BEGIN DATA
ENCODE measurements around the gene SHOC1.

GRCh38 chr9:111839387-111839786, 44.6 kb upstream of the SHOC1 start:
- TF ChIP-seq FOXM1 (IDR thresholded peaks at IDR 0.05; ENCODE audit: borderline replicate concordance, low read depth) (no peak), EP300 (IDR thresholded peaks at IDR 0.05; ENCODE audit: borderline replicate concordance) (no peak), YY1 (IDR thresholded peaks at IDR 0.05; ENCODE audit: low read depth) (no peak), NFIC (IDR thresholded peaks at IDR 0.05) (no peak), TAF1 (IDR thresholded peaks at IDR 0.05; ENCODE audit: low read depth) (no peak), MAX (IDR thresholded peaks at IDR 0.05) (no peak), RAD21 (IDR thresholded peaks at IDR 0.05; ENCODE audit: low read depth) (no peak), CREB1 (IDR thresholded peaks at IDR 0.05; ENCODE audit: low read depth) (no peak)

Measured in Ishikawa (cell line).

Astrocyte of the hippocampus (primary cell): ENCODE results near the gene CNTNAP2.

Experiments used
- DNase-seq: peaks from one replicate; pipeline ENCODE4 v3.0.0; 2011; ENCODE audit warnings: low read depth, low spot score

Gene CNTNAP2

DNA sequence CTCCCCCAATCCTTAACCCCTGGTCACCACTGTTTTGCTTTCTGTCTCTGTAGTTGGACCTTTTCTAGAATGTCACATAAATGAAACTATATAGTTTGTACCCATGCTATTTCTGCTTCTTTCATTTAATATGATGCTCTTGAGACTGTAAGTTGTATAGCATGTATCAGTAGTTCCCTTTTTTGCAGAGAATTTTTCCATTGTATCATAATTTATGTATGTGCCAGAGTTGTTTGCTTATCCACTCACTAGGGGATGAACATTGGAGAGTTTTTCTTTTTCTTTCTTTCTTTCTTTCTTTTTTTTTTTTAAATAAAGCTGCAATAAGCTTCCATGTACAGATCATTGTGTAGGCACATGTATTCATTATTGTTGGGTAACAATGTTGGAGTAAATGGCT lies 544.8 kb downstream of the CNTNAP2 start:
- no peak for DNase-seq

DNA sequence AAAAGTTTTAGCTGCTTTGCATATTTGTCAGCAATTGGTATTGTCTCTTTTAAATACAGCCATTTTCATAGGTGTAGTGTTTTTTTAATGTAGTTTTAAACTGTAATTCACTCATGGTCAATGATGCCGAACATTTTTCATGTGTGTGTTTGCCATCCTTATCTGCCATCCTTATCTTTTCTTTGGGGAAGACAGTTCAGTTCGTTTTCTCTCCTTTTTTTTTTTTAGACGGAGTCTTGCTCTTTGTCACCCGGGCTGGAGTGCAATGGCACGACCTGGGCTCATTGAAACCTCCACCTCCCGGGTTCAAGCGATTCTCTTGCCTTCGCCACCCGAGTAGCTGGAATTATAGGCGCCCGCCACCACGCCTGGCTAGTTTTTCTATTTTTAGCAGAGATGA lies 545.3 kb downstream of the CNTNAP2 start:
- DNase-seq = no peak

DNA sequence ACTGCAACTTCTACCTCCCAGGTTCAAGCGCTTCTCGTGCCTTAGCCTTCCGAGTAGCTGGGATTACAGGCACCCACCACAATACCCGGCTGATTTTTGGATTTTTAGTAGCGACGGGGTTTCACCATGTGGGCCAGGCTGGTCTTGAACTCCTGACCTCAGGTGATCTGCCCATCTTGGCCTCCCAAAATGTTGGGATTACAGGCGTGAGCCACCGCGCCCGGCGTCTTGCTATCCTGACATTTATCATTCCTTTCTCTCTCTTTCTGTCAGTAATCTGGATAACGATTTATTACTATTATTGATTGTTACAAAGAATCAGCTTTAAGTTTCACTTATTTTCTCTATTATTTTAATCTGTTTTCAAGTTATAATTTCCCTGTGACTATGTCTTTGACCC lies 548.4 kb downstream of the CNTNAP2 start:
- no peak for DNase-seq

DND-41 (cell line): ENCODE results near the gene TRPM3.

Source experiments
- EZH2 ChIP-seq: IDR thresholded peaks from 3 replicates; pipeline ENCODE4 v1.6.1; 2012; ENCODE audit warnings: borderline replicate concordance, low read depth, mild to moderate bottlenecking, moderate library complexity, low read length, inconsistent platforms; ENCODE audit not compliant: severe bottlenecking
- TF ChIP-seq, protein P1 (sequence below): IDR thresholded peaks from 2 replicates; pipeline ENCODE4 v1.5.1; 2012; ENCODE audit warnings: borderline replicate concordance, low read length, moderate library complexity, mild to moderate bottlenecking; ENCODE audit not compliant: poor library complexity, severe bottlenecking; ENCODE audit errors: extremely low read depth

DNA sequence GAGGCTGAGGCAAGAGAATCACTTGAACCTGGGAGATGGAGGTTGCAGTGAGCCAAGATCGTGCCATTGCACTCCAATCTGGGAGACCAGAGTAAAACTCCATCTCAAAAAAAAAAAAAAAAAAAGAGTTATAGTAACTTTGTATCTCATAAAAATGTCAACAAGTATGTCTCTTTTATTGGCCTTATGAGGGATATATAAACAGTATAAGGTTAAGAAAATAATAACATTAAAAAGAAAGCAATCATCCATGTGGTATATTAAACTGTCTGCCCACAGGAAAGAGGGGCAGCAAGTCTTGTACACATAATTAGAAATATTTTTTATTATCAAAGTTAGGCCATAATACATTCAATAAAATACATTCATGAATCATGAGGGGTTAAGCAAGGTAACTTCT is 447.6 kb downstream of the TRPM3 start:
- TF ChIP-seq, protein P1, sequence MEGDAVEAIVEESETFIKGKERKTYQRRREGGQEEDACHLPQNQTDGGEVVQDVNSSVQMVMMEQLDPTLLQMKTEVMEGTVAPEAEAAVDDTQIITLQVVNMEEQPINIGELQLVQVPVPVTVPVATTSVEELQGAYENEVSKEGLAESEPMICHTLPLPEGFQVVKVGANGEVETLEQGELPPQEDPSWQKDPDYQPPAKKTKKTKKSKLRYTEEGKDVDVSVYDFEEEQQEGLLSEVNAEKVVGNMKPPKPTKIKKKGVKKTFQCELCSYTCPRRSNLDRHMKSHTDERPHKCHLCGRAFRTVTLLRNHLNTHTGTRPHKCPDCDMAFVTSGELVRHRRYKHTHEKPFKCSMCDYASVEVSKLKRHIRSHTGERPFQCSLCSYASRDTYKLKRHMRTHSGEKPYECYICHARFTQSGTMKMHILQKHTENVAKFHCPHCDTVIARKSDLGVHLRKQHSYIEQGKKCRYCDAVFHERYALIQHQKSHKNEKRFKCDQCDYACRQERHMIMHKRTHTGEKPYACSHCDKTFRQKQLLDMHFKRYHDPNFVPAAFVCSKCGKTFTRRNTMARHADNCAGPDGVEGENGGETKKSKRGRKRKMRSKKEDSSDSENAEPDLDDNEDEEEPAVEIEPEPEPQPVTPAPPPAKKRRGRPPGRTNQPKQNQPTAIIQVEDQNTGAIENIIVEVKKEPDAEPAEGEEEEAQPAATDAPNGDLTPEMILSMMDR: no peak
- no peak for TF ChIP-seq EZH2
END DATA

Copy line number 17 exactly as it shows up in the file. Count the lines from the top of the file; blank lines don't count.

- EZH2 ChIP-seq: IDR thresholded peaks from 3 replicates; pipeline ENCODE4 v1.6.1; 2012; ENCODE audit warnings: borderline replicate concordance, low read depth, mild to moderate bottlenecking, moderate library complexity, low read length, inconsistent platforms; ENCODE audit not compliant: severe bottlenecking